Ian Wilmut

Ian Wilmut

Born(1944-07-07)7 July 1944
Hampton Lucy, Warwickshire, England
Died10 September 2023(2023-09-10) (aged 79)
Alma mater
Known forDolly the sheep
Scientific career
ThesisThe preservation of boar semen (1971)
Doctoral advisorChristopher Polge

Sir Ian Wilmut OBE FRS FMedSci FRSE (7 July 1944 – 10 September 2023) was a British embryologist and the chair of the Scottish Centre for Regenerative Medicine at the University of Edinburgh. He is best known as the leader of the research group that in 1996 first cloned a mammal from an adult somatic cell, a Finnish Dorset lamb named Dolly.

Wilmut was appointed OBE in 1999 for services to embryo development and knighted in the 2008 New Year Honours. He, Keith Campbell and Shinya Yamanaka jointly received the 2008 Shaw Prize for Medicine and Life Sciences for their work on cell differentiation in mammals.

Early life and education

Wilmut was born in Hampton Lucy, Warwickshire, England, on 7 July 1944. Wilmut's father, Leonard Wilmut, was a mathematics teacher who suffered from diabetes for fifty years, which eventually caused him to become blind. The younger Wilmut attended the Boys' High School in Scarborough, where his father taught. His early desire was to embark on a naval career, but he was unable to do so due to his colour blindness. As a schoolboy, Wilmut worked as a farm hand on weekends, which inspired him to study Agriculture at the University of Nottingham.

In 1966, Wilmut spent eight weeks working in the laboratory of Christopher Polge, who is credited with developing the technique of cryopreservation in 1949. The following year Wilmut joined Polge's laboratory to undertake a Doctor of Philosophy degree at the University of Cambridge, from where he graduated in 1971 with a thesis on semen cryopreservation. During this time he was a postgraduate student at Darwin College.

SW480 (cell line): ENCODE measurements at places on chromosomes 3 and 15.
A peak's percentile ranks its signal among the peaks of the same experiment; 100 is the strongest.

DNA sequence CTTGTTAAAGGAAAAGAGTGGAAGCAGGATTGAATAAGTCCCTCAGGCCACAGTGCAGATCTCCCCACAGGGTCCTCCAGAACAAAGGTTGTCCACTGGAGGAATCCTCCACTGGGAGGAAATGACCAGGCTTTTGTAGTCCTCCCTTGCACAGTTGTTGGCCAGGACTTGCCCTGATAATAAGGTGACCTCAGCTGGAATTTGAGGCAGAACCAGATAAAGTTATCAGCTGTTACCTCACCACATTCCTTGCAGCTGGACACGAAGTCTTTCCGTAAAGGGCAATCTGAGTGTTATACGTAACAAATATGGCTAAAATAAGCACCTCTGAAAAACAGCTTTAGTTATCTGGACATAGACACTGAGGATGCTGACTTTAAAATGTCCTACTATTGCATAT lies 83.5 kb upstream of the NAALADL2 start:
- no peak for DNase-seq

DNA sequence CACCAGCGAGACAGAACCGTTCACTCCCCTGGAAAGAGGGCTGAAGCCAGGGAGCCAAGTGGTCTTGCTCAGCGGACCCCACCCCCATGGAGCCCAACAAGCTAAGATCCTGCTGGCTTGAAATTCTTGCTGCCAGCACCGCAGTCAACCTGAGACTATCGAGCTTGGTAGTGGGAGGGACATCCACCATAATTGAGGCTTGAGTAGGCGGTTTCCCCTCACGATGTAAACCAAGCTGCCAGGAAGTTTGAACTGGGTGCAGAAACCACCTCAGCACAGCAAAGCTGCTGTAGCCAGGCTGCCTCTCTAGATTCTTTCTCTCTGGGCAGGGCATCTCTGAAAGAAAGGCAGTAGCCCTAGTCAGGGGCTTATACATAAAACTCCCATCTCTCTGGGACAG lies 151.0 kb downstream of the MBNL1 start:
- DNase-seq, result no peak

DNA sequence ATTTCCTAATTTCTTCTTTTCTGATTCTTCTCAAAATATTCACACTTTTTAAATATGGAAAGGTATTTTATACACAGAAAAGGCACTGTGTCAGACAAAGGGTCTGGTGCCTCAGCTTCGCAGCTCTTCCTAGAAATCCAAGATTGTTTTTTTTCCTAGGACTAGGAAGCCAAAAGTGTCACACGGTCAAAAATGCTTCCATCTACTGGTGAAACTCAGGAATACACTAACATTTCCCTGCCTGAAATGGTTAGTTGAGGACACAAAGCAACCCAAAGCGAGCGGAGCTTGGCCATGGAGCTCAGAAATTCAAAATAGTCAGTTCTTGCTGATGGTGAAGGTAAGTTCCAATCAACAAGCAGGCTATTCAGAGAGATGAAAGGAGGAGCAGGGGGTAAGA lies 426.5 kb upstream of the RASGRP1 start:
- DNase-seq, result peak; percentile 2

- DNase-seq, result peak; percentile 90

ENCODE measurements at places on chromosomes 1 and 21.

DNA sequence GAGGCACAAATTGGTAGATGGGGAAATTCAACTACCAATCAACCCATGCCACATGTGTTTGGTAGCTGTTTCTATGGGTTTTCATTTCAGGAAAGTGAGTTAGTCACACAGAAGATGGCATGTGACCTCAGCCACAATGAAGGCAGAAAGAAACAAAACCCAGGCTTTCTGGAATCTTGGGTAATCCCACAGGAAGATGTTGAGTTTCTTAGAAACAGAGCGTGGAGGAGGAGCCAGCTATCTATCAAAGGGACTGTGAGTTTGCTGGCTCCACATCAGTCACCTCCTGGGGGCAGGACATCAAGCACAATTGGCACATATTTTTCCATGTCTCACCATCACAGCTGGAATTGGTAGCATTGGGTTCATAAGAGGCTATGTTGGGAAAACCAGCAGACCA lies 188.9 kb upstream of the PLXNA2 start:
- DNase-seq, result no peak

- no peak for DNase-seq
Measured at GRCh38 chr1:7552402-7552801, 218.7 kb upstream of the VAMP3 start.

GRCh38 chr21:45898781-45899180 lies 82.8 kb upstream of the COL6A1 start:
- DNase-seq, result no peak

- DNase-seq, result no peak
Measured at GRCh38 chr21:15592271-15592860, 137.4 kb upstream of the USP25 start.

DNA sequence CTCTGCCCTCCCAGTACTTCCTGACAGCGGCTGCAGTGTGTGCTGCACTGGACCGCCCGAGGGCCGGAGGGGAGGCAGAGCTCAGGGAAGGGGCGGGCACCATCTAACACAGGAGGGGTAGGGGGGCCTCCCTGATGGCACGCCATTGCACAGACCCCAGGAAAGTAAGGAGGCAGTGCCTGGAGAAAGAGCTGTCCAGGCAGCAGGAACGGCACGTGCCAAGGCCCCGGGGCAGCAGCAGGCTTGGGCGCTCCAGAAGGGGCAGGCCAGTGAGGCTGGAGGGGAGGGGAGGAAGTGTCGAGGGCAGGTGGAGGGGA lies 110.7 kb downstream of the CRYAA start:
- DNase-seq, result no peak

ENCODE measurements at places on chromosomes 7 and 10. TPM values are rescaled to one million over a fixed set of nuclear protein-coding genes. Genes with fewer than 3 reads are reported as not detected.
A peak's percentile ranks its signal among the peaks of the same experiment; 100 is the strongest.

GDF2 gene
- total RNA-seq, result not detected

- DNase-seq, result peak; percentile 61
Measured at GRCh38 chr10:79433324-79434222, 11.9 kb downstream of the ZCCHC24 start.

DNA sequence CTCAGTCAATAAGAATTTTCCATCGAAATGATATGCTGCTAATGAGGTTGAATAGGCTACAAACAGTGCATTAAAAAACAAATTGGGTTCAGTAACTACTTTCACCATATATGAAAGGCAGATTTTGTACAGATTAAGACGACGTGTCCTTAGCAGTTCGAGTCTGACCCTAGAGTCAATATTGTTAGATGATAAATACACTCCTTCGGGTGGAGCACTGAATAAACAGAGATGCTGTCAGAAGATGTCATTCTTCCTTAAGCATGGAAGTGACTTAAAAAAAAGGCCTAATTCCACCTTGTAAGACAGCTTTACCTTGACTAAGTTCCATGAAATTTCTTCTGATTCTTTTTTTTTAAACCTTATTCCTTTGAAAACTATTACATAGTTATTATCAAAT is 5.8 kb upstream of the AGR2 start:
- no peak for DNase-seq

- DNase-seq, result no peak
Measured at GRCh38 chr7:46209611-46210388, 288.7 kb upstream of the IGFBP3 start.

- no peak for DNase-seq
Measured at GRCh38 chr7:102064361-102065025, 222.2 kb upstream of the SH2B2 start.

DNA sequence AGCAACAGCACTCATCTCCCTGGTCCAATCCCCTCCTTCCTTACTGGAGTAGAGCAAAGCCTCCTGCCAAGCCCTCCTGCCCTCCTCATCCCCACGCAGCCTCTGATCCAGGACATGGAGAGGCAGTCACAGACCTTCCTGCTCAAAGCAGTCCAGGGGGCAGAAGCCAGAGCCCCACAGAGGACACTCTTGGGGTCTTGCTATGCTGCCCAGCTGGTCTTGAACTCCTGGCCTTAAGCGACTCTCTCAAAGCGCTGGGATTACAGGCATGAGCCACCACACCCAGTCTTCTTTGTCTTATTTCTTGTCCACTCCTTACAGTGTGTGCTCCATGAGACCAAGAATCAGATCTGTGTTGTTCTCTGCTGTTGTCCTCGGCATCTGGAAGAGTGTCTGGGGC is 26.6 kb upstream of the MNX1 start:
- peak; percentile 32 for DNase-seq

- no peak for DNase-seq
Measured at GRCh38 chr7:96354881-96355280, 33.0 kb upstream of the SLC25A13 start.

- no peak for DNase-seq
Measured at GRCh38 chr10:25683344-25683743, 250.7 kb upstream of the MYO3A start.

Career and research

After completing his PhD, he was involved in research focusing on gametes and embryogenesis, including working at the Roslin Institute.

Wilmut was the leader of the research group that in 1996 first cloned a mammal, a lamb named Dolly. She died of a respiratory disease in 2003. In 2008 Wilmut announced that he would abandon the technique of somatic cell nuclear transfer by which Dolly was created in favour of an alternative technique developed by Shinya Yamanaka. This method has been used in mice to derive pluripotent stem cells from differentiated adult skin cells, thus circumventing the need to generate embryonic stem cells. Wilmut believed that this method holds greater potential for the treatment of degenerative conditions such as Parkinson's disease and to treat stroke and heart attack patients.

Dolly was a bonus, sometimes when scientists work hard, they also get lucky, and that's what happened.

Ian Wilmut, quoted in Time

Wilmut led the team that created Dolly, but in 2006 admitted his colleague Keith Campbell deserved "66 per cent" of the invention that made Dolly's birth possible, and that the statement "I did not create Dolly" was accurate. His supervisory role is consistent with the post of principal investigator held by Wilmut at the time of Dolly's creation.

Wilmut was an Emeritus Professor at the Scottish Centre for Regenerative Medicine at the University of Edinburgh and in 2008 was knighted in the New Year Honours for services to science.

Wilmut and Campbell, in conjunction with Colin Tudge, published The Second Creation in 2000. In 2006 Wilmut's book After Dolly: The Uses and Misuses of Human Cloning was published, co-authored with Roger Highfield.


Wilmut died from complications of Parkinson's disease on 10 September 2023, aged 79.

Awards and honours

In 1998 he received the Lord Lloyd of Kilgerran Award and the Golden Plate Award of the American Academy of Achievement.

Wilmut was appointed Officer of the Order of the British Empire (OBE) in the 1999 Birthday Honours "for services to Embryo Development" and a Fellow of the Royal Society (FRS) in 2002. He was also an elected Fellow of the Academy of Medical Sciences in 1999 and Fellow of the Royal Society of Edinburgh in 2000. He was elected an EMBO Member in 2003.

In 1997 Wilmut was Time magazine man of the year runner up. He was knighted in the 2008 New Year Honours for services to science.


  • Wilmut, Ian; Campbell, Keith; Tudge, Colin (2000). The Second Creation: The Age of Biological Control by the Scientists Who Cloned Dolly. London: Headline. ISBN 0747221359.
  • Wilmut, Ian; Highfield, Roger (2006). After Dolly: The Uses and Misuses of Human Cloning. Norton. ISBN 0393060667.

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